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In modest mediocrity, content
With base materials, sat on well-tann'd hides,
Obdurate and unyielding, glassy smooth,
With here and there a tuft of crimson yarn,
Or scarlet crewel, in the cushion fix’d;
If cushion might be called, what harder scem’d
Than the firm oak of which the frame was form'd.
No want of timber then was felt or fear'd
In Albion's happy isle. The umber stood
Pond'rous and fix'd by its own massy weight.
But elbows still were wanting; these, some say,
An alderman of Cripplegate contriv'd:
And some ascribe th' invention to a priest,
Burly and big, and studious of his ease.
But, rude at firsi, and not with easy slope
Receding wide, they press'd against the ribs,
And bruis'd the side ; and, elevated high,
Taught the rais'd shoulders to invade the ears.
Long time elaps'd or e'er our rugged sires
Complain'd, though incommodiously pent in,
And ill at ease behind. The ladies first
'Gan murmur, as became the softer scx.
Ingenious fancy, never better pleas’d,
Than when employ'd t' accommodate the fair,
Heard the sweet moan with pity, and devis’d
The soft settce; one elbow at each end,
And in the midst an elbow, it receiv'd,
United yet divided, twain at once.
So sit two kings of Brentford on one throne ;
And so two citizens who take the air,
Close pack'd, and smiling, in a chaise and one.
But relaxation of the languid frame,
By soft recumbency of outstretch'd limbs,
Was bliss reserv'd for happier days. So slow
The growth of what is excellent; so hard
T'attain perfection in this nether world.
Thus first necessity invented stools,
Convenience next suggested elbow chairs,
And luxury th' accomplished sofa last.
The nurse sleeps sweetly, hir'd to watch the sick, Whom snoring she disturbs. As sweetly he Who quits the coach-box at the midnight hour To sleep within the carriage more secure, His legs depending at the open door. Sweet sleep enjoys the curate in his desk, The tedious rector drawling o'er his head; And sweet the clerk below. But neither sleep Of lazy nurse, who snores the sick man dead, Nor his who quits the box at midnight hour To slumber in the carriage more secure, Nor sleep enjoy'd by curate in his desk, Nor yet the dosings of the clerk, are sweet, Compar'd with the repose the sofa yields. Oh may I live exempted (while I live Guiltless of pamper'd appetite obscene) From pangs arthritic, that infest the toe Of libertine excess. The sofa suits The gouty limb, 'tis true ; but gouty limb, Though on a sofa, may I never feel: For I have lov'd the rural walk through lanes of grassy swarth, close cropt by nibbling sheep, And skirted thick with intertexture firm Of thorny boughs; have lov'd the rural walk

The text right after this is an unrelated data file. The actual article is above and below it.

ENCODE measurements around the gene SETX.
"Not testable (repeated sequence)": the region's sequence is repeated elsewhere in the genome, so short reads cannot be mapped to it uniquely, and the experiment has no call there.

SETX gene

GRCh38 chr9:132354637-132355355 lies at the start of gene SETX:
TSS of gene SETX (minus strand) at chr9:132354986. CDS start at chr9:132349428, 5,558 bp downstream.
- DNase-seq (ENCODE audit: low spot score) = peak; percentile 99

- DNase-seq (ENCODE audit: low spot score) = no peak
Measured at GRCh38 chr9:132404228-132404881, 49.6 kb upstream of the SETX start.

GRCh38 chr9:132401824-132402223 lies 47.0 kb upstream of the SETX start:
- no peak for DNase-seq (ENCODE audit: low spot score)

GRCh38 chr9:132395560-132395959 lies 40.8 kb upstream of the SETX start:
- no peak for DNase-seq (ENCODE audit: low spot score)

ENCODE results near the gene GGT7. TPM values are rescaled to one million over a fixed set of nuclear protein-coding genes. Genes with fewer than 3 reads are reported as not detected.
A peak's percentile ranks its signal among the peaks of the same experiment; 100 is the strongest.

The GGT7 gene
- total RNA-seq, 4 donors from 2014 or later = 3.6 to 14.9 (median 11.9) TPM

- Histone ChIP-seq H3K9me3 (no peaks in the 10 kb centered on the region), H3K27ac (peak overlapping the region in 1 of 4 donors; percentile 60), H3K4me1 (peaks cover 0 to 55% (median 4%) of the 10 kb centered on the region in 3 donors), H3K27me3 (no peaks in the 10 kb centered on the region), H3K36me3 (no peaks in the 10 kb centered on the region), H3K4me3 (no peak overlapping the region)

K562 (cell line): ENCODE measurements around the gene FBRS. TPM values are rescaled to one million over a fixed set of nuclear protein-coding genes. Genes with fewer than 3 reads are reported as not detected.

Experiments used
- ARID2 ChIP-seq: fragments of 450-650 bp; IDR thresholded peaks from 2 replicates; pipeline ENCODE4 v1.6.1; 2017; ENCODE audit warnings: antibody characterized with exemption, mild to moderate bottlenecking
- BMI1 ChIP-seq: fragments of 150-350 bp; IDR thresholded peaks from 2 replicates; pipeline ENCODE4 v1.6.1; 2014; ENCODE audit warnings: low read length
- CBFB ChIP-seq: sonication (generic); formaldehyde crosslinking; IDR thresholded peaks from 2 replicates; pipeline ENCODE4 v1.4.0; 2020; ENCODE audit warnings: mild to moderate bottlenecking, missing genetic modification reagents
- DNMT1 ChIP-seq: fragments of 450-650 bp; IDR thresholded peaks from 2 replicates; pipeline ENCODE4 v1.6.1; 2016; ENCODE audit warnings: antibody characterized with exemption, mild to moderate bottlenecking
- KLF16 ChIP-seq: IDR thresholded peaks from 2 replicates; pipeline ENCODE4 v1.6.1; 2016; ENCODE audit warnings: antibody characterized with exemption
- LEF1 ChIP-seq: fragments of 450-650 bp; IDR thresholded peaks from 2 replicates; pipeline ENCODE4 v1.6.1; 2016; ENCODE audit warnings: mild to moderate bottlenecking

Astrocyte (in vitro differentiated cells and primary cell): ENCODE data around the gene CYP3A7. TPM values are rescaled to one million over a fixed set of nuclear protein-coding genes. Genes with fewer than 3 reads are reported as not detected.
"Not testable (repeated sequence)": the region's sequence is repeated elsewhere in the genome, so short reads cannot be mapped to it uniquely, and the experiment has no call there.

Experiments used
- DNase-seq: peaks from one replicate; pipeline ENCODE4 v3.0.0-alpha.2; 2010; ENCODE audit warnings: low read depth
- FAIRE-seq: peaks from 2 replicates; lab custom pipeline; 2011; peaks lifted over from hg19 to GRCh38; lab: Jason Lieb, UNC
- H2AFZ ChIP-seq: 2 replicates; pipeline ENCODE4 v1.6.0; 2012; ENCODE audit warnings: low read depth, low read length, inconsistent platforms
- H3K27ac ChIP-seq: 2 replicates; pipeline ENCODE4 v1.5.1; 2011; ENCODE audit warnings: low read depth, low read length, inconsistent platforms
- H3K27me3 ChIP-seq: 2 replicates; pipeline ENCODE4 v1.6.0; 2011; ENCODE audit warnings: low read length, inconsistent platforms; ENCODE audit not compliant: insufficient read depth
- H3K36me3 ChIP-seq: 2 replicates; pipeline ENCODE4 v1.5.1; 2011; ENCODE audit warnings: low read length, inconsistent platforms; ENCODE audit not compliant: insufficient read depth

O'er hills, through valleys, and by rivers' brink,
Ere since a truant boy I pass’d. my bounds
T'enjoy a ramble on the banks of Thames;
And still remember, nor without regret
Of hours that sorrow since has much endear'd,
How oft, my slice of pocket store consum’d,
Still hung'ring, pennyless and far from home,
I fed on scarlet hips and stony haws,
Or blushing crabs, or berries, that imboss
The bramble, black as jet, or sloes austere.
Hard fare! but such as boyish appetite
Disdains not; nor the palate, undeprav'd
By culinary arts, unsav'ry deems.
No SOFA then awaited my return;
Nor sofa then I needed. Youth repairs
His wasted spirits quickly, by long toil